Huaneng predicts profit if coal prices stay level
Huaneng Power International, which had a 3.9 billion yuan (HK$4.42 billion) net loss last year, expects a profit this year if the contract coal price does not exceed the level of December and plant utilisation falls no more than 6.6 per cent.
The listed unit of the country's largest electricity producer, China Huaneng Group, expects a conclusion soon to the drawn-out price negotiations between coal producers and the five state-owned national power producers.
'I can feel that the gap between the two sides [on prices] is narrowing gradually, the state's brokering effort is increasing and progress of the talks is advancing,' Huaneng chairman Cao Peixi said.
Since the talks began late December, coal producers have been demanding a 17.4 per cent or 80 yuan per tonne increase from last year's 460 yuan for delivery at the country's largest coal port in Qinghuangdao.
However, the power companies wanted to cut the price by 50 yuan per tonne and set a bottom line of not paying more than last year's levels.
Spot market prices for Shanxi premium coal have fallen to 558 yuan per tonne from a peak of more than 1,000 yuan in July last year. Fuel costs accounted for 73.7 per cent of Huaneng's operating expenses last year.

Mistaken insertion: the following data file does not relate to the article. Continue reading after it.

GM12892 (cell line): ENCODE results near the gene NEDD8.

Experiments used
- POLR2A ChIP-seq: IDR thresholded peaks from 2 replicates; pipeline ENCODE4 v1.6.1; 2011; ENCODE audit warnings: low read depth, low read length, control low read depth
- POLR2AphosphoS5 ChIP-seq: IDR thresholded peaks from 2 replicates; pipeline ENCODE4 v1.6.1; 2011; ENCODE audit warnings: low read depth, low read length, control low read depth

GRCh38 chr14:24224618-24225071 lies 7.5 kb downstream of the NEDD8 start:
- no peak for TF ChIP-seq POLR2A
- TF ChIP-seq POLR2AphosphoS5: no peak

Huaneng planned to buy about 60 per cent of its 84 million tonnes of coal requirement for this year through contracts and the rest from the spot market, Mr Cao said. The contract price this year was likely to be similar to last year's, he added.
With imports cheaper than domestic prices, president Liu Guoyue said Huaneng had signed deals to import more than 5 million tonnes of coal from Australia, Indonesia and Russia, and may import another 2 million to 3 million tonnes more. Its nine coastal plants need 40 million tonnes this year.
Chief accountant Zhou Hui said if the final coal contract price was fixed at December's level, Huaneng would be profitable this year.
Mr Liu added that that would also depend on the company's plant utilisation being not less than its target of 4,900 hours, a 6.6 per cent decline from last year's. Utilisation fell 7.2 per cent last year from 2007.
The sharp falls in utilisation came after aggressive new plant construction and a drastic slowdown in power demand. Huaneng expects its generating capacity to rise 9.5 per cent to 42,915 megawatts but only targets the sale of 2.91 per cent more power.
Low plant utilisation crimps profit margins since more fixed costs such as depreciation and management are borne by each unit of output.